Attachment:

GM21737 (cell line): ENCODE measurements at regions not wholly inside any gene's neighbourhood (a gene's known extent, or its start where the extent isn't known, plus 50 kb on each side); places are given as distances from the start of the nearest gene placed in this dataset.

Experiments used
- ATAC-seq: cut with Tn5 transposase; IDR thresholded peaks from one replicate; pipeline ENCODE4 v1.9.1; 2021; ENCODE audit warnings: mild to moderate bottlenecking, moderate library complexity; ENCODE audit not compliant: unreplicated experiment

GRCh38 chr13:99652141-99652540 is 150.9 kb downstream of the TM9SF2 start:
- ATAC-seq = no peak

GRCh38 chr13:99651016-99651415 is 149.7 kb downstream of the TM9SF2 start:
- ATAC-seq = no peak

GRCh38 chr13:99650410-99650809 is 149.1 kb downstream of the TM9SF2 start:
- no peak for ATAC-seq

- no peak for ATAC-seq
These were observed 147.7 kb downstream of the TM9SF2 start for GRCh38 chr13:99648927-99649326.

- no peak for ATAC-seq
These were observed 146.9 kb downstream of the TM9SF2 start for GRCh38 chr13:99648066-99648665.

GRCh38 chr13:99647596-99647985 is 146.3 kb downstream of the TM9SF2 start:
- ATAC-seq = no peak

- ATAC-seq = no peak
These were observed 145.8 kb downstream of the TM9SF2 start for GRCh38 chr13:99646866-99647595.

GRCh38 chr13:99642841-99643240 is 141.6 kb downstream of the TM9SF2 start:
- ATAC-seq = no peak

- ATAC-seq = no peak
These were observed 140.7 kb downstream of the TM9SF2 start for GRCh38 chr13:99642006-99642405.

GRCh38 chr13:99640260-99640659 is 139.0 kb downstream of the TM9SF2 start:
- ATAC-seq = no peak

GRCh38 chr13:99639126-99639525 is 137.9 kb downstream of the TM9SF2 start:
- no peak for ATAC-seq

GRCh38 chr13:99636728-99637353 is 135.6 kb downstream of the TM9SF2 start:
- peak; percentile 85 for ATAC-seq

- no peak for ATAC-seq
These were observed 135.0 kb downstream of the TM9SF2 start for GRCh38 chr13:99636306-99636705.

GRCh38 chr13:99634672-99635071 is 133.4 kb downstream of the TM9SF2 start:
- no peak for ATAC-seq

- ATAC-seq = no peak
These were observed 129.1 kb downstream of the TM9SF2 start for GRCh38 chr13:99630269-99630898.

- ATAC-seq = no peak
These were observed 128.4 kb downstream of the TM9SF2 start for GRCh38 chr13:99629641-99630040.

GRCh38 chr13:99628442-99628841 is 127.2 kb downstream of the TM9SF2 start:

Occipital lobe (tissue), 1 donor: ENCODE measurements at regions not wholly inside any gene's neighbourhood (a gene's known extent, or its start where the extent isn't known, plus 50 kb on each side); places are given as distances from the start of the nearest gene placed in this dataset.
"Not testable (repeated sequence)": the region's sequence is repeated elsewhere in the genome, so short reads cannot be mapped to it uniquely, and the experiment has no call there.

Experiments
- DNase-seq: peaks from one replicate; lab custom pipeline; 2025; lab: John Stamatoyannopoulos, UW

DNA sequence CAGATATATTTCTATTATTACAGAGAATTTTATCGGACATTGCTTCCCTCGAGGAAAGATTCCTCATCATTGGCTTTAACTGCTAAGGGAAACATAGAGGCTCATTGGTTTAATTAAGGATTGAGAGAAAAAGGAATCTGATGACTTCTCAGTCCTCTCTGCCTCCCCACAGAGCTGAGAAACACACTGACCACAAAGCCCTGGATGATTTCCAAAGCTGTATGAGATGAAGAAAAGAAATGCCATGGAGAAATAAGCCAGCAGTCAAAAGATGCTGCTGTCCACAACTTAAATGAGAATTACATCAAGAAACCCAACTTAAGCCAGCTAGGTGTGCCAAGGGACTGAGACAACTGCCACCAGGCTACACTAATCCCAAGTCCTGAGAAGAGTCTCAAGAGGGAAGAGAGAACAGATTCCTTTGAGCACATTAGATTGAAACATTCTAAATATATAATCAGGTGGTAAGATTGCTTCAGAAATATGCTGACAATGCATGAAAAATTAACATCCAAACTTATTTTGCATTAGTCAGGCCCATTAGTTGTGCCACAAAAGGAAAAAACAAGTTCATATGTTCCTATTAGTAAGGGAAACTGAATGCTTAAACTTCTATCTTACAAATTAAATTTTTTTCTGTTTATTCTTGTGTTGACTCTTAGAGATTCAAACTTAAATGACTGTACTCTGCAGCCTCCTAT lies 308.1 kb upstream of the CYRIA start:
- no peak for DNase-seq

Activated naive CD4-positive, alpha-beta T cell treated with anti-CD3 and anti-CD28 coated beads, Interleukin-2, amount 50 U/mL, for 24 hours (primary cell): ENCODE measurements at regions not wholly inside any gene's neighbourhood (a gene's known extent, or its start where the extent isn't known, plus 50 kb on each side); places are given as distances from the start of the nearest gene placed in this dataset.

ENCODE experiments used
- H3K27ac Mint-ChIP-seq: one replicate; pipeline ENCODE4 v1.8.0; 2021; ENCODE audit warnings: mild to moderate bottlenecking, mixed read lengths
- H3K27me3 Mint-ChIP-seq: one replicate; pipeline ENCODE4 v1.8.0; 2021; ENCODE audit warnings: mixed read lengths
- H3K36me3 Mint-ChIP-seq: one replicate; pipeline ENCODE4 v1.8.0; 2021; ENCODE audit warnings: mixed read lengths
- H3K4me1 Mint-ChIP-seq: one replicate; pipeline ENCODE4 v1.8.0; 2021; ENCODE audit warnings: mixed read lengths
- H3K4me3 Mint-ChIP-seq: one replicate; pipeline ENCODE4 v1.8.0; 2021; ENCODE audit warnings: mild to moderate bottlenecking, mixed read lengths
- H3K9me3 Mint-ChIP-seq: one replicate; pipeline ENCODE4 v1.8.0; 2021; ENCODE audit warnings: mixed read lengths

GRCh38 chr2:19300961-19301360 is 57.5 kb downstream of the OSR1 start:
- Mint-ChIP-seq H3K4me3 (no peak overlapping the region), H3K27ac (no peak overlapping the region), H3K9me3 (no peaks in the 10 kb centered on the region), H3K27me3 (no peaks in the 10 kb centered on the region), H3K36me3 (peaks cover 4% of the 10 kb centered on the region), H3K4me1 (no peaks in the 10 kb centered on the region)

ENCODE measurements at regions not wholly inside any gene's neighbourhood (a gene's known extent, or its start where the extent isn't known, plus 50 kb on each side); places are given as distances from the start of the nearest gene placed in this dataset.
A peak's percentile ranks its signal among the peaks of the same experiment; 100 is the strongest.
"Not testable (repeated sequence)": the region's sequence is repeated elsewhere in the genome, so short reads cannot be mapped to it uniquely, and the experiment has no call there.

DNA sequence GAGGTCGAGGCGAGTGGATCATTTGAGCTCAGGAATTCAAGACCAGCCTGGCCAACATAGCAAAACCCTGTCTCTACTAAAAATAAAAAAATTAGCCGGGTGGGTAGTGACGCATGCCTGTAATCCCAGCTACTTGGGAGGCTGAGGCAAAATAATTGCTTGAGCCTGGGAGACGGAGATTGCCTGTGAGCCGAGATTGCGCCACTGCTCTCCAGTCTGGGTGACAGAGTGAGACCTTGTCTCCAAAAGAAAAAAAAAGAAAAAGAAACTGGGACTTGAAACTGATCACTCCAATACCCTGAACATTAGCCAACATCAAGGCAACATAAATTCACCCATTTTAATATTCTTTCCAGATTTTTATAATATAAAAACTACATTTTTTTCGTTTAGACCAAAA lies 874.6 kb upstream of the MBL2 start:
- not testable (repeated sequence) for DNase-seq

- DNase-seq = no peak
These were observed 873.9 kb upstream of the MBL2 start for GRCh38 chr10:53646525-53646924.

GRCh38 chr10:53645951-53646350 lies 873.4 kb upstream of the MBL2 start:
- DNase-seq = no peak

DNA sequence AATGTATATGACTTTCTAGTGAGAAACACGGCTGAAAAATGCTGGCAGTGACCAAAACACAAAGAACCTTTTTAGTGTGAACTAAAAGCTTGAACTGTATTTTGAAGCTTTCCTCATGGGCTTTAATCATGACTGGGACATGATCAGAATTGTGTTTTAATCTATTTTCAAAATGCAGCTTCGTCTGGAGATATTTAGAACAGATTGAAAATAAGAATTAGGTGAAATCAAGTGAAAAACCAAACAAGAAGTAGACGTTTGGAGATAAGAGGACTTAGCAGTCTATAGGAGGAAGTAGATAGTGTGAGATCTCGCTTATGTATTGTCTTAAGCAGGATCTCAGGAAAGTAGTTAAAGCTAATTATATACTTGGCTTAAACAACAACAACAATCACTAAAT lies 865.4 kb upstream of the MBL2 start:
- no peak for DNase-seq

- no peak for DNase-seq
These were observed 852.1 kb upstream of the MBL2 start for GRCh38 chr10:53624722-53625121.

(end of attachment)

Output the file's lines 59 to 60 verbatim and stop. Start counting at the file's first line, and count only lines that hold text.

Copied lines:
These were observed 873.9 kb upstream of the MBL2 start for GRCh38 chr10:53646525-53646924.

GRCh38 chr10:53645951-53646350 lies 873.4 kb upstream of the MBL2 start: